‘Deeply disappointing’

RPS superintendent reacts to city SOL scores showing 2 of every 5 students unable to pass one or more tests

Jeremy M. Lazarus | 8/23/2018, 6 a.m.
The good news: More than half of Richmond’s public school students passed one or more state Standards of Learning tests ...

The good news: More than half of Richmond’s public school students passed one or more state Standards of Learning tests in 2018 and are meeting state objectives in the core subjects of reading, writing, math, science and history/social studies.


Dawn Page


Jason Kamras

The bad news: At least two of every five students were unable to pass one or more of those tests, keeping RPS ranked near the bottom among Virginia school divisions for student academic achievement.

“I am not going to sugarcoat it. These scores are deeply disappointing,” Richmond Schools Superintendent Jason Kamras stated after reviewing student results from the spring round of SOL tests that were released Wednesday by the Virginia Department of Education.

He noted that the percentage of students passing SOL tests for writing, math and history declined from 2017, while the percentage of students passing reading and science tests essentially remained unchanged.

The RPS overall pass rates in the five core subjects trailed state averages by 23 percentage points. High school students who do not pass at least one SOL test in each of those subjects — known as a verified credit — cannot receive a diploma, according to state guidelines.

Mr. Kamras, who took over as superintendent in February, will start his first full school year in two weeks when the 2018-19 school year begins. He said students who did not pass the SOLs are capable, but “as a system, we’re failing them right now. But that’s going to change.

“With our new strategic plan, we will be taking a number of steps to make sure our students experience exciting and rigorous instruction every single day,” he stated in a message that was filled with the same enthusiasm and optimism of past superintendents who arrived promising to usher in change.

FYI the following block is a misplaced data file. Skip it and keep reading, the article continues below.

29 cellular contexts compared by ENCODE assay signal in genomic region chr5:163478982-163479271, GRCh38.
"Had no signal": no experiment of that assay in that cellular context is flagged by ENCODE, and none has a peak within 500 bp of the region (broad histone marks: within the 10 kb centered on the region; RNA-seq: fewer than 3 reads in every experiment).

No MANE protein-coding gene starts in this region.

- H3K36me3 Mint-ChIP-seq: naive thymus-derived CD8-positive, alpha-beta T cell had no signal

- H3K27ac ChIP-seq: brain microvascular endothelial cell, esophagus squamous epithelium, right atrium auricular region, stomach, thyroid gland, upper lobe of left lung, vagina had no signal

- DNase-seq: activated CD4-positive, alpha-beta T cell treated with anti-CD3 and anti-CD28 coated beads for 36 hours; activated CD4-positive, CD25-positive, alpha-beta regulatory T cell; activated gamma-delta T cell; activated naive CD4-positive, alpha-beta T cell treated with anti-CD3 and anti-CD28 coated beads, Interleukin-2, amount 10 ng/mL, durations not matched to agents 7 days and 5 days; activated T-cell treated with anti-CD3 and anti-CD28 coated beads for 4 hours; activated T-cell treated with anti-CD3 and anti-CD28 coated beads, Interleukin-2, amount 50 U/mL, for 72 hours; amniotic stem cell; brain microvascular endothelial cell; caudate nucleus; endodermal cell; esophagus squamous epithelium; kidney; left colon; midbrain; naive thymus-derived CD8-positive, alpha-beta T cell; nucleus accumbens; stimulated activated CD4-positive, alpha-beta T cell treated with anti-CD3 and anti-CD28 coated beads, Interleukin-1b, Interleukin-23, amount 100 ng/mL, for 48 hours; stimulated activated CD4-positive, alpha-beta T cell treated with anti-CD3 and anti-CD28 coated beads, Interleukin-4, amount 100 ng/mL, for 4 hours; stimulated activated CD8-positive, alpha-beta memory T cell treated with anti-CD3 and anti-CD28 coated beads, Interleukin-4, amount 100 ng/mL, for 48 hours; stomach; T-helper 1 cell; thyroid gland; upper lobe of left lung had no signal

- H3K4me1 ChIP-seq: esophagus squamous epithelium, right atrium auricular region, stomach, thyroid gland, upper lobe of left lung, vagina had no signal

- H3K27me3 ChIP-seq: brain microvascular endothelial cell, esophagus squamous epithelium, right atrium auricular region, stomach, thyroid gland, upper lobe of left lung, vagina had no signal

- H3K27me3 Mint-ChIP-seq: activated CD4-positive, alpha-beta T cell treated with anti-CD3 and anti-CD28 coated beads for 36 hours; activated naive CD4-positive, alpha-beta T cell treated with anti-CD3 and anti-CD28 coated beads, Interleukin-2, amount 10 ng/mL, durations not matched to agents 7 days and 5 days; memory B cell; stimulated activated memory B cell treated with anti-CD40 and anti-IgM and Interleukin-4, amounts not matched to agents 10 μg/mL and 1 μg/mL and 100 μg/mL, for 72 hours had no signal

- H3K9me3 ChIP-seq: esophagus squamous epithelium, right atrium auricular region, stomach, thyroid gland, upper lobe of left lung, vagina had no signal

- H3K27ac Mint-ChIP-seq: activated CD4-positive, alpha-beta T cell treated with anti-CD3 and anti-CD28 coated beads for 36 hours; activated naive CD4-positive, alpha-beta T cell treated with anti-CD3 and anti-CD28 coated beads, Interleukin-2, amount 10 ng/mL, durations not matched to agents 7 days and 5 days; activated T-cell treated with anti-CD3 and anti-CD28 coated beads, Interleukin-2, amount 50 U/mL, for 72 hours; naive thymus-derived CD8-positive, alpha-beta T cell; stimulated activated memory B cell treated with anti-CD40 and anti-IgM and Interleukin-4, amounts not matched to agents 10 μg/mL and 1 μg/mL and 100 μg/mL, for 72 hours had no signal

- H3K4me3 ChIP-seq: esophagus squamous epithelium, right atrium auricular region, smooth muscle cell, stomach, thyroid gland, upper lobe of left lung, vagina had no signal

And like them, he also added a cautionary note: The “work will be challenging, and it will take time.”

For more than six years, RPS and the state have poured resources into hiring consultants and paying for training to help principals and teachers usher in a turnaround at many of the city schools, but there is little evidence that any formula has worked.

Boushall and Elkhardt-Thompson middle schools, for example, have been targets of such efforts. At both schools, fewer than half the students passed SOL tests in reading, writing, math and science, the new data show. Only 47 percent of Boushall students passed an SOL reading test, a drop of 10 percentage points from 2016, while only 40 percent passed the SOL reading test at Elkhardt-Thompson.

Only about one-third of students at both schools passed the math test.

A review of RPS data at the division and school level clearly identifies one of the problems: Many of Richmond’s students leave elementary school unable to read properly.

The division level data show that 53 percent of RPS third-graders passed the SOL reading test in 2018, a 5 percentage point decline from 2017 and a 9 percentage point slide from 2016 results.

Third-graders who read at grade level are four times more likely to graduate, studies show.